An aerial drone shot of construction workers

An aerial drone shot of construction workers July 10 pouring asphalt on South Hillcrest Drive.

Cars utilizing the well-beaten tracks — or roads — in Montrose have made those streets a bit too beaten.

After hearing feedback to that effect from a 2016 survey, the City of Montrose is working to ensure repairs.

“There are a lot of towns that let their roads get into bad shape and it has bigger consequences far beyond the quality of life,” City Engineer Scott Murphy said. “You start getting businesses that don’t want to be in the town and things like that start hurting your economy.”

The study identified traffic congestion and road conditions were the biggest concerns for residents. The response, from 534 households, also indicated streets that include Hillcrest Drive, Niagara Road, Main Street, Rio Grande Avenue and Ogden Road as ones needing the most improvements.

The city has invested $5 million, via the Moving Montrose Forward Project, in hopes of achieving street infrastructure improvements. Work began this year and is set to conclude in 2019.

“A lot of the work we have going on right now is geared toward all that: street re-dos and reconstruction,” Murphy said.

Part of the project includes the South Hillcrest Drive extension which will help alleviate congestion and provide an alternate route to Townsend Avenue.

When the city has a major street project — like on Niagara Road and South Park Avenue — it also replaces the water lines underneath the roads, Murphy said. In most cases, the water pipes have lived their 40-50 year lifespan and are in danger of affecting the streets, he added.

“What we don’t want to do is pave a nice, new street and one year later an old water line breaks,” Murphy said. “Because then, with that water line we will have to tear up that nice, brand-new street. So we do a one shot to get them all nice and hope to not go back.”

The water line project is separate from Moving Montrose Forward, Murphy said, adding the former costs $2.5 million.

Murphy said the cost would be even higher if the roads are not properly maintained. He explained if a crew fixes a street early in its lifespan then it’ll be $1 per square yard, but if it isn’t treated right away then the cost is $10 for every square yard.

“It’s 10 times the cost to repair it if you go too far along,” Murphy said. “... We’re trying to stay ahead of a lot of the roads to keep them in good shape so they don’t hit that point of no return.”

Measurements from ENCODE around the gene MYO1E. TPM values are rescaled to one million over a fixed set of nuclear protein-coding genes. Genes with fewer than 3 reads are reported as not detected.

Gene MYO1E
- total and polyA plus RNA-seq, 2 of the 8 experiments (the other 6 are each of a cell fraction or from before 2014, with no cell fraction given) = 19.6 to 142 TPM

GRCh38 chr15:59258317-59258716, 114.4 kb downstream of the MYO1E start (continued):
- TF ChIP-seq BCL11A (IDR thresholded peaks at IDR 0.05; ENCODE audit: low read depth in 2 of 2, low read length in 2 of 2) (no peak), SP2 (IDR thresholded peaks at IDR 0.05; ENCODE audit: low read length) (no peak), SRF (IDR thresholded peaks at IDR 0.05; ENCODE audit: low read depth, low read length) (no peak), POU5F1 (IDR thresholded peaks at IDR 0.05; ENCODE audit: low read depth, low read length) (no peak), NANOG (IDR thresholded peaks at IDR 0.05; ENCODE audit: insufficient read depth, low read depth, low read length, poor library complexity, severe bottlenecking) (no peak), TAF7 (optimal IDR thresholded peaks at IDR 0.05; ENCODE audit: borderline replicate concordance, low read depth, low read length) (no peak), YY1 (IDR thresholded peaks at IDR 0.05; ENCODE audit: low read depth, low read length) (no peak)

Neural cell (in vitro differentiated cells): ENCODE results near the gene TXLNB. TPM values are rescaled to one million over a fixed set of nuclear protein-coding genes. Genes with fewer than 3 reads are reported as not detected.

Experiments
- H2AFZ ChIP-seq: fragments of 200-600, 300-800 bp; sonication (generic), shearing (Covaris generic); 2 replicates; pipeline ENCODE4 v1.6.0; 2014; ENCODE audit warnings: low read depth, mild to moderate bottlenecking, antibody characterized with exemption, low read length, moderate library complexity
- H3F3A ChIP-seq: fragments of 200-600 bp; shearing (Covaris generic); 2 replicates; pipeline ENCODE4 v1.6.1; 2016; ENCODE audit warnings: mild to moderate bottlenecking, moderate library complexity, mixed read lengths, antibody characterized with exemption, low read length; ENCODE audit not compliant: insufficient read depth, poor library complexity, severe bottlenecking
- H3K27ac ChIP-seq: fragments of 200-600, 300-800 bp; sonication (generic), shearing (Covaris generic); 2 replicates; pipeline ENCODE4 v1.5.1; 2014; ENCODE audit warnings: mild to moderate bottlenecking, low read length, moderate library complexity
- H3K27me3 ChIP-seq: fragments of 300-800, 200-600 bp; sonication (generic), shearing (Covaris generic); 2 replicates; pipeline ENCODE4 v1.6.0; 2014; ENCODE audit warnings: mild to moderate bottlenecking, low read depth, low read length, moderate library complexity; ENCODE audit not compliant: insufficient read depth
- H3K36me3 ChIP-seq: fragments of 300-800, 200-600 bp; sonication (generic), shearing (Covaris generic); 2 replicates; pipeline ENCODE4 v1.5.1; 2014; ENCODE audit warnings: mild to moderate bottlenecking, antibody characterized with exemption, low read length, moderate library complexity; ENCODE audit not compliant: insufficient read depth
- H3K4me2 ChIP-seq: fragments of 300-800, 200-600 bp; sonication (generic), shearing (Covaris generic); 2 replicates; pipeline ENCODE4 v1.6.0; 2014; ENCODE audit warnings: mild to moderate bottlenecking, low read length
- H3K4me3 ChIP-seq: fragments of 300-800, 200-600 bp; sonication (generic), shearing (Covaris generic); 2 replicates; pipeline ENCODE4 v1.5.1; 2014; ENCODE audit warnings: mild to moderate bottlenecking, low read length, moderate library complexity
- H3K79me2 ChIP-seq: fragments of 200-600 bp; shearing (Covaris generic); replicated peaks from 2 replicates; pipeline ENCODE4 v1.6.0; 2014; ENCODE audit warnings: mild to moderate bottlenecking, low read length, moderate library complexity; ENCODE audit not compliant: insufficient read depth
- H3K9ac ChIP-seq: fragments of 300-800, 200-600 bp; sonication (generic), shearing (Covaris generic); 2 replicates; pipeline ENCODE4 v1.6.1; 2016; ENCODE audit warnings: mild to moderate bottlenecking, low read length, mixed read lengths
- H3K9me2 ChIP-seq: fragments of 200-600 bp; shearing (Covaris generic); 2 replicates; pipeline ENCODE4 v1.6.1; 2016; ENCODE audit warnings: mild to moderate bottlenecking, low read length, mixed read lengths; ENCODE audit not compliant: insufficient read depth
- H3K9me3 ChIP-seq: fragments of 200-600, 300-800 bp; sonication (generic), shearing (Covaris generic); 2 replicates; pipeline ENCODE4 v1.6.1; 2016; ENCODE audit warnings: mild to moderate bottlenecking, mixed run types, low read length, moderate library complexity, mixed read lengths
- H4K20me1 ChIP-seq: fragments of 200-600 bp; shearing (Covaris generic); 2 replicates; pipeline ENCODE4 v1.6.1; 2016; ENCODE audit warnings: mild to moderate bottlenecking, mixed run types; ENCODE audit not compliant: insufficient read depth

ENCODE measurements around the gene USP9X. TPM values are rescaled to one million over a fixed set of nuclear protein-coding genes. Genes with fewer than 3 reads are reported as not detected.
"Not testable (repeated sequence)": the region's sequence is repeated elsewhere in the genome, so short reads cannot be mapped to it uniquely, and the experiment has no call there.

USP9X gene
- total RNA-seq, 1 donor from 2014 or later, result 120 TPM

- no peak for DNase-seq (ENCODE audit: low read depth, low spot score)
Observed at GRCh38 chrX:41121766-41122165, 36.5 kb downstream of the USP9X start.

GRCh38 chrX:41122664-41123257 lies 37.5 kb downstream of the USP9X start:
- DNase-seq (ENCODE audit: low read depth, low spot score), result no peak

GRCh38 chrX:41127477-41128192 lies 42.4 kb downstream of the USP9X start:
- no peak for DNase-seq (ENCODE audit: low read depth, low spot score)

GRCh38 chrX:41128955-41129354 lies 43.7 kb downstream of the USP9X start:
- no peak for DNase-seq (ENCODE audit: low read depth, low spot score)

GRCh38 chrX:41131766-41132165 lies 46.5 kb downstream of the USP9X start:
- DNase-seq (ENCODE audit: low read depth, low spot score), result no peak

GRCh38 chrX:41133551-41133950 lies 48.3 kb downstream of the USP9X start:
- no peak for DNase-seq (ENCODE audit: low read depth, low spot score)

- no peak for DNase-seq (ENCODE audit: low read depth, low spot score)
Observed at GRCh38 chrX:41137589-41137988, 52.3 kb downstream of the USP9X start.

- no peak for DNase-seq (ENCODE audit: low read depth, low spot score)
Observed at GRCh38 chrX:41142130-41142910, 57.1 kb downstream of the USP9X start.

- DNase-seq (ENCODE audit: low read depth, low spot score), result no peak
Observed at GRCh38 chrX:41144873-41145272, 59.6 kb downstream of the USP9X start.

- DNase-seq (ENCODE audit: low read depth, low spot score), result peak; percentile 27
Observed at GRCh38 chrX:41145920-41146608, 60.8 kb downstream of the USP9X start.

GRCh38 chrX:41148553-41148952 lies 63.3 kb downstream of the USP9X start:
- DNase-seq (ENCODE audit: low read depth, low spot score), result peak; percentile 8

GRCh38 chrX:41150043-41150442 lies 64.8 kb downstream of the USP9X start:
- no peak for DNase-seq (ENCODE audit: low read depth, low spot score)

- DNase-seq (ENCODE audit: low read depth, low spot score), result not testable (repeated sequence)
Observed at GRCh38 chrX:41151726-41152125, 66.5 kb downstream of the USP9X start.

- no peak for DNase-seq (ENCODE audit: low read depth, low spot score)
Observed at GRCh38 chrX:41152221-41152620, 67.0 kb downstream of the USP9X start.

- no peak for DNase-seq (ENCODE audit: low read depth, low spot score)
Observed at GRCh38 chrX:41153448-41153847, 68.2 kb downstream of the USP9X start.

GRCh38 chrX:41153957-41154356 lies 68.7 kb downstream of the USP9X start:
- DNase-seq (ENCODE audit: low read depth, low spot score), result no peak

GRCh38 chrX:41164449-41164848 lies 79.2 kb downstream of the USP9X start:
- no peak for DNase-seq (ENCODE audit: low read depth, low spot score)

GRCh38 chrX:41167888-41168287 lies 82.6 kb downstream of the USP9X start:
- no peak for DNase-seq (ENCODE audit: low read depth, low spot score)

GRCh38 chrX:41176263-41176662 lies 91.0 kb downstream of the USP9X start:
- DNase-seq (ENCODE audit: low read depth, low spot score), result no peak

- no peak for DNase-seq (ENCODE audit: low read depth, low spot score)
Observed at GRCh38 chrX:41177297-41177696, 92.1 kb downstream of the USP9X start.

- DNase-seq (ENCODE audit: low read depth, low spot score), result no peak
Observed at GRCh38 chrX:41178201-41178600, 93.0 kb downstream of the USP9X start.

The city uses a point system to identify the exact streets in need of the most work, Public Works Manager Jim Scheid said.

The roads’ state is gauged through Pavement Condition Index, or PCI, Scheid said, adding it’s a 0-100 point system that rates the asphalt condition and thickness. PCI can determine if a road needs a few fixes or to be ripped up entirely, he noted.

“We evaluate all of the streets in town and they all come up with a rating,” Scheid said. “Then we are able to see which streets are able to (be) maintained and extend (its) life or some of them need to be replaced.

“So we use a point system basis for selecting the roads that need to be maintained for next year.”

He added if the project needs major work — in this year’s case, Niagara and Hillcrest — the public works office will send it to a contractor.

Residential streets were also maintained, which encompass Pennsylvania Avenue and 67.00 Road, south of Niagara Road, Murphy said.

Scheid and his staff aren’t done seeing what roads need to be fixed. The streets to be repaired next year have yet to be determined, as staff is still finalizing the budget, Scheid indicated.

“They were projects allocated in that same (Moving Montrose Forward) project for 2019,” Scheid said. “So those roads will most likely be part of that project for next year. But it all depends (on) council approving the budget for it.”

Murphy reiterated by repairing the streets now, it’s going to be a win later for Montrose.

“It will (be better) for residents (as far as) the quality of life and the economic (value),” Murphy said. “So we are just really focused on maintaining the quality of life by the city’s ability to keep it in good shape.”

Andrew Kiser is the Montrose Daily Press’ sports/business writer. Follow him on Twitter @andrew_kpress.

Load comments